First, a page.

By Lynn Geyer
Perhaps, it was a poem from the “Rubaiyat” by Omar Khayyam that gave Robert Lewis Stevenson the idea for “The Strange Tale of Dr. Jekyll and Mr. Hyde” for surely the same poem gave a similar idea to his contemporary countryman, Oscar Wilde, when he wrote “The Picture of Dorian Gray” as both horror stories are loosely drawn from the same four lines:
In the Victorian era medical doctors often more resembled leaders of the Holy Spanish Inquisition than healers. Little was known of the human body much less the mind.
The distinction between body and mind intrigued the Scottish author; thus he took it upon himself to delve into the subject.
Stevenson advocated that there is a distinct difference between the brain and the mind and to study each, one must find the door between.
Playwright Jeffery Hatcher adapted his offering from Stevenson’s novella of Good verses Evil. Hatcher gives us a different Hyde than we have known – one with multi-persona – with different levels of evil. Where Stevenson saw a division between Good and Evil, Hatcher sees a blending of the two states. He entices the audience to look within to explore the multiple aspects of themselves.
Director Elliot Weiner warns his Tacoma Little Theatre audience that this is not “your grandfather’s ‘Dr. Jekyll and Mr. Hyde’” – and he couldn’t be more right!
Weiner has cast four actors in the role of Hyde – although all are evil, each possesses a different facet of the character. The Hydes appear on stage singularly or much like a Greek chorus of alter-egos doing live voice-overs.
In this duplicity, Hyde knows everything Jekyll does; however, Jekyll is oblivious to Hyde’s actions.
Weiner has developed a brilliant method for Hyde reverting to Jekyll.
The technique he uses for this production is a combination of docudrama and conventional staging. But whatever you may call it, in a word, it works. Weiner’s ability to move his actor’s around the stage with alacrity while they master the numerous scene and character changes is amazing.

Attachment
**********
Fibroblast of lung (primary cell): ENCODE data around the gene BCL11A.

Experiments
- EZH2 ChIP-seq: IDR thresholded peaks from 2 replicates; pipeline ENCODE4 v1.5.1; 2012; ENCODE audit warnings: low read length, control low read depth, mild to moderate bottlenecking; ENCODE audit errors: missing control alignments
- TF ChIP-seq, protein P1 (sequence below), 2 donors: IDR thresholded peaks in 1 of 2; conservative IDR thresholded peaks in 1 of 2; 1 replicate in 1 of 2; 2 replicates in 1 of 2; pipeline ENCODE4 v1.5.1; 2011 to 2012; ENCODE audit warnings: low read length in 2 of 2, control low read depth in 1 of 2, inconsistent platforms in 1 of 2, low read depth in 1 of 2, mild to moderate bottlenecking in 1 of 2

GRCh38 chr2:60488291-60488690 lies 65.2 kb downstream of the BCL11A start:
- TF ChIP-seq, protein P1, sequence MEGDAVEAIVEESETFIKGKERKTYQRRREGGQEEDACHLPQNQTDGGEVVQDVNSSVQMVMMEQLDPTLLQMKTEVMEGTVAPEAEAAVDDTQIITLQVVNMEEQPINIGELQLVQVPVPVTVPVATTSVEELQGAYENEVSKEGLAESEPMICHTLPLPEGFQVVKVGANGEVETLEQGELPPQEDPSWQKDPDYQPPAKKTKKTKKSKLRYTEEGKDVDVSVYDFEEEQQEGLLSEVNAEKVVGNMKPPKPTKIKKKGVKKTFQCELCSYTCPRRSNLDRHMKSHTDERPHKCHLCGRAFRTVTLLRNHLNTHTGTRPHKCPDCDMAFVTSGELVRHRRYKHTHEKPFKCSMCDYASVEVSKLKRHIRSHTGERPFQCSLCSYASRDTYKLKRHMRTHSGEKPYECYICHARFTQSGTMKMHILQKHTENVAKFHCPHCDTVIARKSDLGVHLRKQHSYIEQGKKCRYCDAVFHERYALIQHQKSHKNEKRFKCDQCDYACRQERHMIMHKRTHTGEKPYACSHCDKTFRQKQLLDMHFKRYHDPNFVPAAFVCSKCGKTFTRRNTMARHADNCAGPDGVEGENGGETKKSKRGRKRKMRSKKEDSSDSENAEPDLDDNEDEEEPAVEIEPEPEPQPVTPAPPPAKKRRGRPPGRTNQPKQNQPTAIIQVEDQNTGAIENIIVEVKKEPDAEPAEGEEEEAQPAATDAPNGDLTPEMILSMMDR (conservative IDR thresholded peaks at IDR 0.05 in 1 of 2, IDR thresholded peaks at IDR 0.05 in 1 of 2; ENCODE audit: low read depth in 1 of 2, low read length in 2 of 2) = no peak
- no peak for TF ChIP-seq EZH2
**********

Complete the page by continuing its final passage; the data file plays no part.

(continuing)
This is partially due to the scenic design. Brett Carr has given the audience the door which Stevenson eluded one must find to understand the mind. It opens and closes on each of the many scenes in the production. All this is complimented by Carr’s light design.
Michele Graves and Sam O’Hara are responsible for the perfect Victorian costume design which the cast wears in comfort as though they have always done so.
The greatest enhancement to Weiner’s direction is background and underlying original music composed and played by Leslie Foley. Foley masterfully creates the feel of each scene she scored.
Weiner has chosen his cast wisely with a mixture of new TLT performers and proven veterans of the 93-year-old theatre.
Katelyn Hoffman makes her TLT debut as Orderly 1 and Young Girl; Josh Johnson is Orderly 2 and Man. Both do their parts nicely.
Nicole Lockett returns to TLT as Elizabeth, the one person who sees the goodness of Jekyll in Hyde. She reacts well to changing emotions her character must exhibit.
Mark Peterson is Hyde 1 and Utterson, an associate of Jekyll’s. Peterson ably displays his concern for his colleague as he does the bestiality of Hyde.
Blake R. York is Hyde 2, the Inspector and Carew. York is devilish as #2, methodical as the Inspector and impudent as Carew. He turns his usual fine performance.
Jennie Jenks is Hyde 4 and Poole, Jekyll’s servant. As Poole, she is dutifully proper and concerned; as #4, she is fiendishly wicked.
Niclas R. Olson is Hyde 3 and Lanyon, Jekyll’s friend. As Lanyon, Olsen is properly concerned; as Hyde, he is simply maniacal – but around Elizabeth, he becomes gentle, showing the unexpected compassionate side of the beast. He does an excellent job in the role.
It is amazing how these four actors, although far from resembling each other, can uniquely portray the same person so believably. They each do a remarkable job of maintaining their separate persona of each role they take on.
Micheal O’Hara is Jekyll. The actor plays the role with a silent cry for help for the theory which has eaten away at his soul from the beginning of the play until the final curtain. O’Hara is outstanding in the part. He exudes the calmness and derangement required for all aspects of Jekyll.
“Dr. Jekyll and Mr. Hyde” continues at Tacoma Little Theatre at 210 North I Street through November 6 at 7:30 p.m. Fridays and Saturdays with 2 p.m. matinees Sundays. There is a Pay-What-You-Can performance Thursday, October 20 and an Actor’s Benefit performance Thursday, October 27, both at 7:30 p.m.
For more information or to make reservations call the theatre at (253) 272-2281 or go online to www.tacomalittletheatre.com.
In keeping with the upcoming season, Weiner admonishes his audience to, “Be afraid. Be very afraid of the person sitting next to you.” One more caution: Don’t get too close to the stage!